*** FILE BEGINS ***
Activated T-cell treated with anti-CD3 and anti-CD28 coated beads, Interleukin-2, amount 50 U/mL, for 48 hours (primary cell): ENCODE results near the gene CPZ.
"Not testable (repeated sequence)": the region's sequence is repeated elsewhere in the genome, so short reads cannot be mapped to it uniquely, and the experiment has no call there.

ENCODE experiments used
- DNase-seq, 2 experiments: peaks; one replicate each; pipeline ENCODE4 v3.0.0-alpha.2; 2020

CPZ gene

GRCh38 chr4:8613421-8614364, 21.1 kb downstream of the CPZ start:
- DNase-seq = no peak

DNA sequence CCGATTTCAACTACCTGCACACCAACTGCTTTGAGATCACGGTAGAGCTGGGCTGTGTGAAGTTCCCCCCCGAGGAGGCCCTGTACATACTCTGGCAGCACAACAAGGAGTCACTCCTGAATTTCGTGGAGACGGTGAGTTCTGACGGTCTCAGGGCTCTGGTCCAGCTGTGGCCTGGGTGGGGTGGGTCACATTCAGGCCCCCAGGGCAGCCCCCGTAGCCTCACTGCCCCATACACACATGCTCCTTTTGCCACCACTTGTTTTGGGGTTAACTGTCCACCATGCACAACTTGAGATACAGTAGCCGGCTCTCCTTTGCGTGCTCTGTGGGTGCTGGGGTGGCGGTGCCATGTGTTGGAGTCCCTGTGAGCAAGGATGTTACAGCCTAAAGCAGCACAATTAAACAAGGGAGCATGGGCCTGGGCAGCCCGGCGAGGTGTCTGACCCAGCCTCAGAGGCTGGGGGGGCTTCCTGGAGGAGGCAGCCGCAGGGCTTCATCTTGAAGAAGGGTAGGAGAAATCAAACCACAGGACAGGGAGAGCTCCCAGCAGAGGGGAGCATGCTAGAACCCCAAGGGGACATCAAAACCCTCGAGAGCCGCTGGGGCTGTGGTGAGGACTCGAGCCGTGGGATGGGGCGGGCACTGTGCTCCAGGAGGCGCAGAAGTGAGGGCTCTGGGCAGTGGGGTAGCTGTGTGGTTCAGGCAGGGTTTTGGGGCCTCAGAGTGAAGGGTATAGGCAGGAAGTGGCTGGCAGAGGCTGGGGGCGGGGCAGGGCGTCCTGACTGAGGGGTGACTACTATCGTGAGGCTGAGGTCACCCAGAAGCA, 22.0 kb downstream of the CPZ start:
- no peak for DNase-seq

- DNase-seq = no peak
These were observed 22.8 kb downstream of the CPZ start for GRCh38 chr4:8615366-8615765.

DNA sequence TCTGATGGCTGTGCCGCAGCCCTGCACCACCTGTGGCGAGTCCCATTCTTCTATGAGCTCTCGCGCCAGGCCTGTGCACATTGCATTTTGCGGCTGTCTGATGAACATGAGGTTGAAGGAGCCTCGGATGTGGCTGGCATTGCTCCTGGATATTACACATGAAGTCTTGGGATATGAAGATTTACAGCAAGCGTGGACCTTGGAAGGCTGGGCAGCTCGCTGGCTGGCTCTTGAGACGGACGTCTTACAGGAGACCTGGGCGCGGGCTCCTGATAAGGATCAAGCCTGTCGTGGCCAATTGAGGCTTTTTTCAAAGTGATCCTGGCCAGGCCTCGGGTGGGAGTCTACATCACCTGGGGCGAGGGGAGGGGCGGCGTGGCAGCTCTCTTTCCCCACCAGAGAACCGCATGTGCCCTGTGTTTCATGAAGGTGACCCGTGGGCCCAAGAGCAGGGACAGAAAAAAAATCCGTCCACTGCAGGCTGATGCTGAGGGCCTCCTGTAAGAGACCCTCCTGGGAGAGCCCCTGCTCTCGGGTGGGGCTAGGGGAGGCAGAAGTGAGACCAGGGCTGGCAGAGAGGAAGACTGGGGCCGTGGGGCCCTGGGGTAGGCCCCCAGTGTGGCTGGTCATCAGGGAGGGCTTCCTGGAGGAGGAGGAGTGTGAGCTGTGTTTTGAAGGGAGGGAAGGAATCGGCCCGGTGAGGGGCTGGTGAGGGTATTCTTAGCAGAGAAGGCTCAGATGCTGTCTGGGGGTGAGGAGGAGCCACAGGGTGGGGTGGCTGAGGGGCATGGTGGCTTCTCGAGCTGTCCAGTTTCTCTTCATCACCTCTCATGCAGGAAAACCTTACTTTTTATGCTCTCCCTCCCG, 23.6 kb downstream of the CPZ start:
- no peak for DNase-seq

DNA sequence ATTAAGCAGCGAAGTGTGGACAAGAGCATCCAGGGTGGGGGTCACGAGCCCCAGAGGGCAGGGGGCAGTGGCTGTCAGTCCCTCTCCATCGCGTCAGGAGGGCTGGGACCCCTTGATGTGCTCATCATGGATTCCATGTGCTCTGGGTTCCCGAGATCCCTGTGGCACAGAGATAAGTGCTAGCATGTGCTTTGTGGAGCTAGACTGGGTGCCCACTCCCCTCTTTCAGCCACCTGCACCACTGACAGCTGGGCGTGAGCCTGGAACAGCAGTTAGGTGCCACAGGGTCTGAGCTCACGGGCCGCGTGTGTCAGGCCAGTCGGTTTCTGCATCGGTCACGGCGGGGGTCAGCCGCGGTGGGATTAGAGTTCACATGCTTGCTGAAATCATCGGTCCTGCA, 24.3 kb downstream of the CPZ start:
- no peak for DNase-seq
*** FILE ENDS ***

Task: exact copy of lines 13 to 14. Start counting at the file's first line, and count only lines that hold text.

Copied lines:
- no peak for DNase-seq

DNA sequence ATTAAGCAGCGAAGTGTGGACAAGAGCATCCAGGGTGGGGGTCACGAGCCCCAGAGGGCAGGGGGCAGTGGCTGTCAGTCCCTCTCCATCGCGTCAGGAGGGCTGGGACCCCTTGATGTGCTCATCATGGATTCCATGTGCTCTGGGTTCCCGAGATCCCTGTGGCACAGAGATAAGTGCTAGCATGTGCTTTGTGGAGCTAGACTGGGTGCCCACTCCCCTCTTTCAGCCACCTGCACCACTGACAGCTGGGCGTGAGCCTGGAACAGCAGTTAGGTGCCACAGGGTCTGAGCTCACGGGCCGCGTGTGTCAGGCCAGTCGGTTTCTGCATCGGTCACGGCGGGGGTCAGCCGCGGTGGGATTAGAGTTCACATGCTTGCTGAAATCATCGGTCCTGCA, 24.3 kb downstream of the CPZ start: